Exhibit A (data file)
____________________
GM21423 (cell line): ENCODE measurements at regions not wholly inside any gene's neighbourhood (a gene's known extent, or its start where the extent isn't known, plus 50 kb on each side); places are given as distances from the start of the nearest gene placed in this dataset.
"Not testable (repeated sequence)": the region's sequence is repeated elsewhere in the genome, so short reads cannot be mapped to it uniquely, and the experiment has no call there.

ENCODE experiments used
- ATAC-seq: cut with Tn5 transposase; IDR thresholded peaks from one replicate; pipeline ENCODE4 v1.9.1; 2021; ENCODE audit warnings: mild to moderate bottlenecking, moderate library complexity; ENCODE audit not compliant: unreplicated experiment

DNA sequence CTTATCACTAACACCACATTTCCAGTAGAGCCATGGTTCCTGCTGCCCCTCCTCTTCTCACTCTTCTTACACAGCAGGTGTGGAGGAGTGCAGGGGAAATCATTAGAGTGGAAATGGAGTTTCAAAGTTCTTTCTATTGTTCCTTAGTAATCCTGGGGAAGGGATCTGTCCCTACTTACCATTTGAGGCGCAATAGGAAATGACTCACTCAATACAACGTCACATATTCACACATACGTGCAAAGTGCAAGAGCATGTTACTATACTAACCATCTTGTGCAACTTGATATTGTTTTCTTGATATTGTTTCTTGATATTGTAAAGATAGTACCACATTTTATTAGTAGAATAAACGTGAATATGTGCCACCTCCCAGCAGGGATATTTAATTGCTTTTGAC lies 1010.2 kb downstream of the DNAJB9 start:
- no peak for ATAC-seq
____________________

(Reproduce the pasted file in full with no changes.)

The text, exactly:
GM21423 (cell line): ENCODE measurements at regions not wholly inside any gene's neighbourhood (a gene's known extent, or its start where the extent isn't known, plus 50 kb on each side); places are given as distances from the start of the nearest gene placed in this dataset.
"Not testable (repeated sequence)": the region's sequence is repeated elsewhere in the genome, so short reads cannot be mapped to it uniquely, and the experiment has no call there.

ENCODE experiments used
- ATAC-seq: cut with Tn5 transposase; IDR thresholded peaks from one replicate; pipeline ENCODE4 v1.9.1; 2021; ENCODE audit warnings: mild to moderate bottlenecking, moderate library complexity; ENCODE audit not compliant: unreplicated experiment

DNA sequence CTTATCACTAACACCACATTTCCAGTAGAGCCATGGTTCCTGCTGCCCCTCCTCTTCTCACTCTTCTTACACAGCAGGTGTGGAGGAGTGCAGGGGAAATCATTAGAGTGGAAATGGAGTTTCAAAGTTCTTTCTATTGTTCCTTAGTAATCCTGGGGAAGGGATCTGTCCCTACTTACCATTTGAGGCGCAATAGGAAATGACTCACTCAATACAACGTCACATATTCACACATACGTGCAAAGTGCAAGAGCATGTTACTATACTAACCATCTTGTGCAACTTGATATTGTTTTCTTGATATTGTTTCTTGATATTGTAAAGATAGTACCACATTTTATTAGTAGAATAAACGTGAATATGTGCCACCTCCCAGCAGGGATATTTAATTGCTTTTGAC lies 1010.2 kb downstream of the DNAJB9 start:
- no peak for ATAC-seq